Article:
Thursday, January 30, 2014

Brochen Spectre

"Brochen Spectre" (Wikipedia)
I could write about the cold: it is unusually as cold as it usually used to be. However, the span of one life it not enough to prove that the climate is changing. The scale of a planet’s time is so large that the span of one life in it is essentially invisible, but only nothing is invisible. An accumulation of essentially invisible things can certainly have an impact.

 I could write about how satisfying it is to read passages from Thoreau’s journals to students who don’t quite get him, but could. That “could” fires my enthusiasm because his is a voice full of carefully observed and considered ambiguity. I always (or like to think it is always) read the whole of the passage from his journals that the anthology titles “Seeing.” In it, he references the Brochen Spectre, the obscure optical phenomenon of observing your shadow contained in a rainbow and reflected back in the water droplets of fog or cloud. It is apt because observing nature is a constant battle between self and other: the proper balance is essential. And what is proper? In a mobile the balance point is not always the center, so it is possible that under some circumstances, perhaps a little less of me is called for, though in my little world I will never be able to approach invisibility.

Friday, January 24, 2014

I drove in possibility

Driving in imaginary snow is demanding.

When we left Amesbury, MA for the 440 mile trip to Wellsboro, PA early Sunday morning with four or five inches of new snow on the ground, it was snowing and in the thirties (F). Our street had been plowed in a way that increased its treacherousness—not quite clearing the street and compressing the wet snow undersurface into ice. Elm Street, an important artery in the city of 16,000 , was essentially clear with some snow in the gutters, but it was very wet. A percentage probability of rain predicted for that morning had been long ago proved wrong and silently changed.

The route we were taking, angling down through central New York, is notorious for snow, and a 50% probability of snow showers through there (Oneonta, NY was our metonymic location) seemed like a slim chance for a smooth trip. I was gripping the wheel tightly, anticipating a Buddhist-nightmare drive where the ambiguity of the road surface would require me to be alert for danger that more than likely did not exist except in my head.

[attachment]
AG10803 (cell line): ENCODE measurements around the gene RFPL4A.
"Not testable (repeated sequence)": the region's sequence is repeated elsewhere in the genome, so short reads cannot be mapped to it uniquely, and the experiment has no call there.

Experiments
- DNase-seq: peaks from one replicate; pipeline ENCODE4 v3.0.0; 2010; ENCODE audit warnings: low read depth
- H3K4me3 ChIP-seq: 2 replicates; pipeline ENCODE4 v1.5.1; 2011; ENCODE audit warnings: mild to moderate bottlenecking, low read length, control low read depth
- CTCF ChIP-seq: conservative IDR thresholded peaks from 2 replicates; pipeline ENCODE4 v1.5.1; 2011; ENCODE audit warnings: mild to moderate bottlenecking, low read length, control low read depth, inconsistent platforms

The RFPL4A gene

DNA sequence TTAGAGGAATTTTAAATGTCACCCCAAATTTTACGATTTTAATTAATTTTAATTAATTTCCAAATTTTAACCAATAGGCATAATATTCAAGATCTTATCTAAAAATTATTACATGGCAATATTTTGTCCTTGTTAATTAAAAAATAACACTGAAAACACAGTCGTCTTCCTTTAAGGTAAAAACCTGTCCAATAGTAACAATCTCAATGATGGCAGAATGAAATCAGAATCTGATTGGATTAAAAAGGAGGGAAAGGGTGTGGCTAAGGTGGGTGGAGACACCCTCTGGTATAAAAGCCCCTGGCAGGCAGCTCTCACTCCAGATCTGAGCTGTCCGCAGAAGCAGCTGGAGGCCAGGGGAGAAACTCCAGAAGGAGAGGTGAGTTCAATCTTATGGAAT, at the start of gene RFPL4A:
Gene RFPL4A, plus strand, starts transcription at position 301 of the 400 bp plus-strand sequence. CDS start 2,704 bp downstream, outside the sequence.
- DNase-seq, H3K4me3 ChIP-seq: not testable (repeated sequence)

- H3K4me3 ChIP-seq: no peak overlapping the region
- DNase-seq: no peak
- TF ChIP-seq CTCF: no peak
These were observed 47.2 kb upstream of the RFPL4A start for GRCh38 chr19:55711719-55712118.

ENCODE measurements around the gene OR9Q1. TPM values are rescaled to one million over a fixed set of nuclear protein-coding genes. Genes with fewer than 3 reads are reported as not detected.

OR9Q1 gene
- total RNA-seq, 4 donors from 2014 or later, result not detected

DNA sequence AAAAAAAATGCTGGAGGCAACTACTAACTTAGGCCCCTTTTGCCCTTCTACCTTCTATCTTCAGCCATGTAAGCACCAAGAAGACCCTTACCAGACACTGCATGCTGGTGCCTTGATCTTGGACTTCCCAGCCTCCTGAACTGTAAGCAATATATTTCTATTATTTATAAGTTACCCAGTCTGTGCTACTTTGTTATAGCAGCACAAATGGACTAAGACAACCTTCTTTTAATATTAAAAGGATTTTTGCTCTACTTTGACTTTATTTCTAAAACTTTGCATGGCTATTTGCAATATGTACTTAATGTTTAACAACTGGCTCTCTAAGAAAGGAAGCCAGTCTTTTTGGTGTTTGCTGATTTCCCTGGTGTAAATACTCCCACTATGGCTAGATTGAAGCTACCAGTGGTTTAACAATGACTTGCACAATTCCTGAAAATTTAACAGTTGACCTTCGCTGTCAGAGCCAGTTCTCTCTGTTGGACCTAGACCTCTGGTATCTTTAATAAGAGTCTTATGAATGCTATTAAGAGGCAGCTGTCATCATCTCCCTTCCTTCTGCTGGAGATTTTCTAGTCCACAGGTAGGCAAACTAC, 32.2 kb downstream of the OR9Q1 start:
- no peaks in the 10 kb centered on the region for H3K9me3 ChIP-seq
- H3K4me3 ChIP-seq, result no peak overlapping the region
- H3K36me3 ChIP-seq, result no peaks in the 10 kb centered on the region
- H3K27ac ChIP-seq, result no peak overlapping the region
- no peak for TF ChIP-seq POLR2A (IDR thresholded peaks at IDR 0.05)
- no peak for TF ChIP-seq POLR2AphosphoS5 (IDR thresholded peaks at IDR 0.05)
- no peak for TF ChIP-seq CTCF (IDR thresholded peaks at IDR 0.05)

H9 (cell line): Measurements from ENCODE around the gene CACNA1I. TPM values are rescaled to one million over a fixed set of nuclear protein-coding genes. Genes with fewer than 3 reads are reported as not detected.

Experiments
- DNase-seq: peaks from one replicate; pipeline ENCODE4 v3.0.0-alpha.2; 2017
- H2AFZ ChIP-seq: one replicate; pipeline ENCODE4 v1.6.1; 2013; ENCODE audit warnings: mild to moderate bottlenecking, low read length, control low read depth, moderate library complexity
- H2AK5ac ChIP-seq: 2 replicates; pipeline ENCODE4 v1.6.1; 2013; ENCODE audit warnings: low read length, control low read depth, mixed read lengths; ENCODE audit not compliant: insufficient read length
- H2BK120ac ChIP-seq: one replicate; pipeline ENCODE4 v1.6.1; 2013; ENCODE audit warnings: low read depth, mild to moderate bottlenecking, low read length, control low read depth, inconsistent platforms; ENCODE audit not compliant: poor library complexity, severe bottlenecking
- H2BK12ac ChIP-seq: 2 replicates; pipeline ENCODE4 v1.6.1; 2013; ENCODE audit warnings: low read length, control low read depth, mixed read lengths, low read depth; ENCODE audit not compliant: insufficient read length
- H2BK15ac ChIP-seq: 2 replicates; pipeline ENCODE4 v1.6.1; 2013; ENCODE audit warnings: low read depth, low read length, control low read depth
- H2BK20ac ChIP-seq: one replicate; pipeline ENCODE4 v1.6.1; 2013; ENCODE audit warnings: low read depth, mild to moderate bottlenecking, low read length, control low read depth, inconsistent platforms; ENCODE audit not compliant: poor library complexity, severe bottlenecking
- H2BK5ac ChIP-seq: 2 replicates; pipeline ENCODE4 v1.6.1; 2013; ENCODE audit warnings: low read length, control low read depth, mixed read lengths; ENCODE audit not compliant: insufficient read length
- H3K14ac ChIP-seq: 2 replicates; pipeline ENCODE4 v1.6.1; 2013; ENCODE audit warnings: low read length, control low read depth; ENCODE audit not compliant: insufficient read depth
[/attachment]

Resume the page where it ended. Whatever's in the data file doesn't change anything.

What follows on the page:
We went from icy and snowy on our street, to very wet and slightly slushy on Elm Street to wet on I 495. As the miles on the wet-but-possibly-icy-at-anytime interstate (driven at closer to the speed limit) passed under us, the wetness of the road became less puddled until light strips of dry pavement showed where vehicle tires had gradually peeled off the moisture in the right lane. Eventually, the road dried completely, and the sun shone intermittently. On a dry road, I let go of the threats posed by the road and settled back into the threats posed by the drivers on the road, me included. The dangers posed by sentient beings seem more manageable, primarily because there is a chance that the negative effect will be softened by rational motivation. The probability of that characteristic in the weather is zero.

Tuesday, January 14, 2014

Owl Be There

Photo by Madalene Murphy
On our way home from walking (and in the case of our dog Terra running) along in the sand of Salisbury beach along the shore of the Atlantic Ocean, we drove through the fjorded salt marshes lining the road where we saw an SUV pulled over to the side, and standing behind it a man looking through a telescope out into the marsh. We knew there were Snowy Owls in the area, driven south of their usual range in search of food. 

Friends of ours had seen (and photographed) one back in Pennsylvania, and we were frankly a bit jealous. We stopped and asked the man along the road what he was looking at; he gestured toward a white spot in the distance and offered to let us look through his scope at the Snowy Owl. As we looked, he noted that this was the purest white one he had seen. While we looked and talked, cars began to arrive and disgorged people with tripods and cameras with lenses as big as their arms. 

When we left there must have been ten cars parked along this stretch of the road with people looking at and photographing the distant Snowy Owl, who was serenely combing the ground for rodents. The next day that we came, a Snowy Owl on a lump of snow quite close to the road also attracted a seeing frenzy. The group photographing the owl was the subject of the front-page picture on today’s paper: "Snowy Owl Draws Crowd." Who was the big news?